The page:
Moon over the Cuyahoga

By David Beach

You drive out of the city, east on Route 87, across the Chagrin River and on out through Geauga County. Just before the town square at Burton, a country lane called Rapids Road turns off to the right. You go south on it for several miles until you come to Russell Park. In the park, a primitive boat landing provides access to a narrow, slowly flowing riverthe beautiful Cuyahoga.

Yes, beautiful. The Cuyahoga River rises from springs in the snowbelt highlands just east of Chardon. Instead of flowing directly north to Lake Erie, it wanders southeast to Cuyahoga Falls. There it runs up against the escarpment separating the Lake Erie and Ohio River watersheds and finally turns north to Cleveland. Before being sullied by the sewage of Akron and Greater Cleveland, the river is amazingly unspoiled. The 25-mile stretch of the Upper Cuyahoga between the Troy-Burton township line and the Route 14 bridge by Lake Rockwell has been designated a state scenic river.

One clear, cool evening a couple of years ago a group of six people on a Cleveland Museum of Natural History field trip pushed off from the boat landing in three canoes. Our guide Bob Faber, a naturalist from Hiram, pointed out a pair of concrete bridge abutments, remnants of an old inter-urban trolley line. They would be the last manmade structures we would see along this undeveloped part of the river.

We paddled and drifted quietly downstream, under over-arching silver maples and willows, past riverbanks lined with spatterdock lilies and buttonbush. Around a bend we saw a mound of sticksa beaver lodge. Faber said there were at least nine lodges in the next couple of miles.

The surrounding land was flat, low and marshyhabitat for many animals and rare plants. Nearby were kettle lakes made thousands of years ago by huge blocks of melting glacial ice. Together, the watery system of lakes, bogs, wetlands and river make up the Cuyahoga Wetlands. Parts of the area are protected by the City of Akron, which draws its drinking water from this area, The Nature Conservancy, the Museum of Natural History and the Geauga County Park District. However, from the stern of the canoe Faber said he worried that increasing development in Geauga Countythe eastward spread of Cleveland's exurbiawould eventually pollute the clean water. He hoped a green corridor along the river would be preserved.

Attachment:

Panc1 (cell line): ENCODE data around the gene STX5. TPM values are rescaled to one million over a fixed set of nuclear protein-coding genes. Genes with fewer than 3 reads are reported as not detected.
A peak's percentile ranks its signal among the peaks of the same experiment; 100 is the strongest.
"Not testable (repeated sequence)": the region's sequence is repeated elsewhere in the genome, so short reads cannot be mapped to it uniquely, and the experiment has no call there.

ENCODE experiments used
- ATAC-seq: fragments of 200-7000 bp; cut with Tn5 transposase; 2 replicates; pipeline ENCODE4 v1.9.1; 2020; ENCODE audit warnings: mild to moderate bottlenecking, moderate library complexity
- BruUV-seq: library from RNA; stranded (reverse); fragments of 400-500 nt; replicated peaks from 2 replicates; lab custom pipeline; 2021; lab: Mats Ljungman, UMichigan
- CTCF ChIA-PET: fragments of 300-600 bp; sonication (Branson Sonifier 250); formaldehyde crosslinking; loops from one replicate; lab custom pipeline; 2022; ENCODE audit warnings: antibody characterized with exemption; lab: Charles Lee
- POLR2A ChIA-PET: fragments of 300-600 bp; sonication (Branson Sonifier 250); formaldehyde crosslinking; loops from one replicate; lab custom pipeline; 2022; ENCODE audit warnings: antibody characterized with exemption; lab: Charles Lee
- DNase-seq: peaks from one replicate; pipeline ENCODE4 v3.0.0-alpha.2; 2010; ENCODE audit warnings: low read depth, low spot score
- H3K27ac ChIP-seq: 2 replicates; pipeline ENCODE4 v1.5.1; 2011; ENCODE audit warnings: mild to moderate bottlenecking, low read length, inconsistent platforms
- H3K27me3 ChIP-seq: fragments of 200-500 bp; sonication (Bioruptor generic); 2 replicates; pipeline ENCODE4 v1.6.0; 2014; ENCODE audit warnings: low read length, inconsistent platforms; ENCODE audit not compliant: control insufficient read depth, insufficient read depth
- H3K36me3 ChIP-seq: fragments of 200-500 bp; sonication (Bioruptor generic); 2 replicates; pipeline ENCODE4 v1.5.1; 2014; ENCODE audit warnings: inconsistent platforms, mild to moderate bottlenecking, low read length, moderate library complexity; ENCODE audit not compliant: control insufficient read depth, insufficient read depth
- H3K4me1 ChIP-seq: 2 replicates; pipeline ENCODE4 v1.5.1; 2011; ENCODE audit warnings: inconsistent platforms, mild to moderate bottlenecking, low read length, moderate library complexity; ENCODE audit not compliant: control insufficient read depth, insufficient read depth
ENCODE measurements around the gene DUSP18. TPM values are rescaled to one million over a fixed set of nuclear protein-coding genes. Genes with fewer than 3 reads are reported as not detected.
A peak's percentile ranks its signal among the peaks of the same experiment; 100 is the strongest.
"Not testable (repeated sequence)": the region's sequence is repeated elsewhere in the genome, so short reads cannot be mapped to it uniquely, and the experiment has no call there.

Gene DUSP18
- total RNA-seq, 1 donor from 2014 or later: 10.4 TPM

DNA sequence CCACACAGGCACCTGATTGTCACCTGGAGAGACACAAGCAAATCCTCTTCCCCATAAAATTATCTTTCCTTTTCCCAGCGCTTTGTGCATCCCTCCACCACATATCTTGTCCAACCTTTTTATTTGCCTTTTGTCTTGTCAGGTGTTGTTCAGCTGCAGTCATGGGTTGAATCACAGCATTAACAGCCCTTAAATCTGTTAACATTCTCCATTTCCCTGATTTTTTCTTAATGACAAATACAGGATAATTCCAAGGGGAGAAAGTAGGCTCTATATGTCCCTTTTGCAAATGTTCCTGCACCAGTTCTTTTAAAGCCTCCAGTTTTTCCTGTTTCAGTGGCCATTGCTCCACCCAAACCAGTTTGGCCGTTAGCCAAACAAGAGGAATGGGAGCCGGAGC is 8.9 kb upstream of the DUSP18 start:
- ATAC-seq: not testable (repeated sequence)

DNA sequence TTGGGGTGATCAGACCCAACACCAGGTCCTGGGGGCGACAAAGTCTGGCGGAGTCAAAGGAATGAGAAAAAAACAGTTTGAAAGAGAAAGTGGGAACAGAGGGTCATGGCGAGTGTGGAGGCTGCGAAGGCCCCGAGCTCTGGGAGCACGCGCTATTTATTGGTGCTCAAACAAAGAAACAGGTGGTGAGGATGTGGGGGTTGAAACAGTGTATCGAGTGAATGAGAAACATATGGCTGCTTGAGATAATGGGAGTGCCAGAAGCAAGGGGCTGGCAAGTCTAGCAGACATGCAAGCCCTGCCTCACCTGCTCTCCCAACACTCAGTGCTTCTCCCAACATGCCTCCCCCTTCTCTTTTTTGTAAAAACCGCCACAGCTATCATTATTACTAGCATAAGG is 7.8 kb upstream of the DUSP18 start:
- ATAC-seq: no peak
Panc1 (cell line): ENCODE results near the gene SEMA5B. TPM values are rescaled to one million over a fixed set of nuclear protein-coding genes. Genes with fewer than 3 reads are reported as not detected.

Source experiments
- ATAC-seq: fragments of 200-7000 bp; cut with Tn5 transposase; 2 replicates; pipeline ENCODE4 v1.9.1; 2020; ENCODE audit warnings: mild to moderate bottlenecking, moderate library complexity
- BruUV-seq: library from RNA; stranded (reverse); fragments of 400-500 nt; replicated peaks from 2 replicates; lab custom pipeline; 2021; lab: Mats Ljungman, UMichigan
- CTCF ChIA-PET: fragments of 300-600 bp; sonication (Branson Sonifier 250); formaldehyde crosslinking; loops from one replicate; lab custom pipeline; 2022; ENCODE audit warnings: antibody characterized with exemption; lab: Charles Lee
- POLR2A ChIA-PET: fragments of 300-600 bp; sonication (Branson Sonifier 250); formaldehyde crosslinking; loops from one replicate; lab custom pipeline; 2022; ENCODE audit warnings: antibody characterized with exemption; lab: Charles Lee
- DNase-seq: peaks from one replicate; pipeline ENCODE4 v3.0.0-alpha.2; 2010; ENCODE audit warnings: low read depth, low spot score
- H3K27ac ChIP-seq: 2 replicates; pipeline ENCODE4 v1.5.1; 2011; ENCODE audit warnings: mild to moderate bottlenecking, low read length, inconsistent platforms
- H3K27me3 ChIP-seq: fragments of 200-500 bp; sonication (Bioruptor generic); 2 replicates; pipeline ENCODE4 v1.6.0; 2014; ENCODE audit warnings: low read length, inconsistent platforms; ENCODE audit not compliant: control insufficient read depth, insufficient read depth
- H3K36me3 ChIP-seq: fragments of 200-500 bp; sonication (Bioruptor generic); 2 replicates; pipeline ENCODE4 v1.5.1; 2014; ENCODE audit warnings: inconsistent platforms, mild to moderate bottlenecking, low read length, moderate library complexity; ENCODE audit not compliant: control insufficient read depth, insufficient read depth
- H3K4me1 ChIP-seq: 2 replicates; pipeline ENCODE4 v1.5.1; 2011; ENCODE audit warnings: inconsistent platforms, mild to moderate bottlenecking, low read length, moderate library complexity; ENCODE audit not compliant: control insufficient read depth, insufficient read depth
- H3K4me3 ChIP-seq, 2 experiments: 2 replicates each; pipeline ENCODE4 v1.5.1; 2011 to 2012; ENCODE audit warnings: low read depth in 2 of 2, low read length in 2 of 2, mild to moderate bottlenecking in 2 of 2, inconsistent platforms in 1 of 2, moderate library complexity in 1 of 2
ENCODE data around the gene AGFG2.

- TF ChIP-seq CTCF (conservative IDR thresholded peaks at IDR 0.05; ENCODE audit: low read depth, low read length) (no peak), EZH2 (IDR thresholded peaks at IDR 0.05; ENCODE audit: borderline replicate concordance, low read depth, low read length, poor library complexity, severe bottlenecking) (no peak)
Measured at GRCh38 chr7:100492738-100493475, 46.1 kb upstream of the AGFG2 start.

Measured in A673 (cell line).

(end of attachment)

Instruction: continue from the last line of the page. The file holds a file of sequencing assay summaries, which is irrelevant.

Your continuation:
We drifted on. Ahead, a heron lifted off. Wood ducks flew across the treetops. The twilight began to fade and the fall colors drained with the light out of the evening landscape. At a wide spot in the river, Faber pointed out where a creek entered. He warned us to be careful later on the return trip. In the darkness it would be easy to make a wrong turn up the creek.

After another mile or so we turned the canoes around and paused. It was perfectly still and dark. We looked past the black outlines of trees and could see nothing but endless marshno farms, no houses, no lights. We had found a little corner of wilderness. We enjoyed the feeling for several minutes, each of us lost in our own private reveries, holding our breaths so as not to break the spell.

I thought, this is how the entire river used to be. A pure, waterlogged world meandering lazily to the lake. Cleveland's burning industrial sewer, the dredged and bridge-crossed shipping channel, the pleasure boat highway through the neon Flats used to be like this.

Faber dipped his paddle in the river and started us back upstream. A full moon had risen behind the trees. Shafts of moonlight, like silver spotlights in nature's theater, illuminated our way.

"A magic night," Faber whispered.

We glided in and out of the moonlight. The only sound came from our paddles stroking easily against the imperceptible current.

Suddenly, there was a sharp splash in front of us. We all jumped. It was a beaver slapping the waterto alert the other beavers? To scare us away?

Faber chuckled. "They always startle you. Once I had a guy almost fall out of the canoe."

We were on edge nowhuman animals peering into the night, waiting for something else to happen. We seemed a thousand miles, a hundred years, from civilization.

There were two more splashes, and we jumped each time. As we reached the landing, a barred owl screeched like a tortured ghost in the woods, as if saying goodbye to us from a different world.


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